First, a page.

Should You Switch From Photoshop to Adobe Lightroom?

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Should You Switch From Photoshop to Lightroom?

Photoshop and Lightroom screen shots
Text and images © Ian Pullen

Is Adobe Lightroom the best choice of image editing software for photographers or does the raw power of Photoshop still make that the best choice?

Adobe Lightroom is about to enter it's fifth iteration and while I'm a keen enthusiast photographer, until now I've resisted the urge to try it out. In fairness, I felt less than inspired by the limited options for anything other than global edits in the first version and never really thought about Lightroom again until I was asked to write a piece on the newest version.

I've now been using Lightroom 5 as my primary image editor for about four weeks and I've been getting to grips with many aspects of the app. I'm by no means an expert, but I think I can give a fair assessment now and, more importantly, suggest whether you might benefit by switching from Photoshop to Lightroom. Over the next few pages, I'll take a quick overview of the two applications and then try and highlight the most important positive and negative aspects, in my own view, of Lightroom for photographers who are considering moving to it from Photoshop.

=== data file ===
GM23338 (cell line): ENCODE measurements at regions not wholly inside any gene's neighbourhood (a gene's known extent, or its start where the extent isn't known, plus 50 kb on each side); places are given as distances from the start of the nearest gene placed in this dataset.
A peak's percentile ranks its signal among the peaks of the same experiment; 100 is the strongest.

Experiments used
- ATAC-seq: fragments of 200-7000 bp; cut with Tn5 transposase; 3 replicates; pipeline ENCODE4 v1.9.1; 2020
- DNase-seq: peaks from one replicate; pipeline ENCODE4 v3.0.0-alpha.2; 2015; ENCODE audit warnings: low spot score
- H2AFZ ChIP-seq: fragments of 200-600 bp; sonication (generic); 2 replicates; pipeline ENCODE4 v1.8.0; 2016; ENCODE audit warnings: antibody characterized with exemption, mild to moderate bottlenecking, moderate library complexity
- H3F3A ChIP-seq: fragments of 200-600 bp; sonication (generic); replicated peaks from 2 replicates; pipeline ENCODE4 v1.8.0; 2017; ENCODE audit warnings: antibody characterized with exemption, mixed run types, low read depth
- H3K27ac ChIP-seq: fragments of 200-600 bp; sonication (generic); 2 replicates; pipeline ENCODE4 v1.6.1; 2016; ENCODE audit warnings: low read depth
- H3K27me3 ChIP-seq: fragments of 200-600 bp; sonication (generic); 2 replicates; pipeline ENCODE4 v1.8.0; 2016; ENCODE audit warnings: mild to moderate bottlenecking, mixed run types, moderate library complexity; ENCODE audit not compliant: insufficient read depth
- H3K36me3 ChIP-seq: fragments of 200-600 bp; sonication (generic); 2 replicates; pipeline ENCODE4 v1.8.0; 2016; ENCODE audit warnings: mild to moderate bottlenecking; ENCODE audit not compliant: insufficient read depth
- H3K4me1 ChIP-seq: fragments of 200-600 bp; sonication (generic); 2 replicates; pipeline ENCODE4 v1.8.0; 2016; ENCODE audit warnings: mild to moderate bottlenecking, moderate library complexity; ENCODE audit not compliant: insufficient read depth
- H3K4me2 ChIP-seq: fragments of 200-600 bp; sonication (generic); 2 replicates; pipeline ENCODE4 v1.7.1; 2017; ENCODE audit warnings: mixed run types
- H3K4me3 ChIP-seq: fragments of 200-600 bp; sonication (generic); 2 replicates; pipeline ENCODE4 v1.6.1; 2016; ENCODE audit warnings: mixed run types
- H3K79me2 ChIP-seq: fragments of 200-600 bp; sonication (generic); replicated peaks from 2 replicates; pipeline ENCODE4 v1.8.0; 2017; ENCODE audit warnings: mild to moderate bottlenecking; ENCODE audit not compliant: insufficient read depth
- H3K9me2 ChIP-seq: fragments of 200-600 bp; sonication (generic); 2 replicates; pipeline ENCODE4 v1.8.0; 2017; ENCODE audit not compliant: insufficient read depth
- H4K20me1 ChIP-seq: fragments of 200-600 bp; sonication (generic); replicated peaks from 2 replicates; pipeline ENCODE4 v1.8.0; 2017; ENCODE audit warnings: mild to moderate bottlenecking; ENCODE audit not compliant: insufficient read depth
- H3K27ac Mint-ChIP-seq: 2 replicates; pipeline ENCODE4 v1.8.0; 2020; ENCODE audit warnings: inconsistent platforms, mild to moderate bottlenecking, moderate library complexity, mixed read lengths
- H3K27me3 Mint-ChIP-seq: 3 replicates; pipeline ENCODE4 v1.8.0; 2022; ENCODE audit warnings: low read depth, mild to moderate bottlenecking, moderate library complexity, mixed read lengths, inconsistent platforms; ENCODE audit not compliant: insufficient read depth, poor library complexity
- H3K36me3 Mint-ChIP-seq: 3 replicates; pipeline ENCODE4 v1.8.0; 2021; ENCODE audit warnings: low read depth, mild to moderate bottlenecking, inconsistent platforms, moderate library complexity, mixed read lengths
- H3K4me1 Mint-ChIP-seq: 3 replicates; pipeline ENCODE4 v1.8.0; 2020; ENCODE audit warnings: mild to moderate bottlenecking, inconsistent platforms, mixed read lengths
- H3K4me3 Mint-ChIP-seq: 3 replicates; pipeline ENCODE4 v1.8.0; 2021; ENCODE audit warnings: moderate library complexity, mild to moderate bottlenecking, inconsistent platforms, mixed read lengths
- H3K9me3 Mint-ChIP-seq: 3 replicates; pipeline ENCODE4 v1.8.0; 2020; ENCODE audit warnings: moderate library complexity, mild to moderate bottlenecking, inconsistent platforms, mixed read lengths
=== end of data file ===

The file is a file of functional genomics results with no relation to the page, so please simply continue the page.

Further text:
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A Simple Overview of Lightroom and Photoshop

Text © Ian Pullen, Photo from Morguefile.
At its inception, Photoshop was a much simpler tool designed to help photographers and other professionals who worked with images. Over time its scope broadened considerably to the point that it became a vital creative tool for designers in many fields, especially graphic and web design.

Photoshop has vector line tools, handles text with a reasonable degree of sophistication, makes it easy to composite and blend different images and apply a wide variety of styles and effects. You can even import various 3D files into the extended version, so all told, while you can use it for basic image adjustments, there's the power to achieve much more than that, if you've the knowledge and imagination.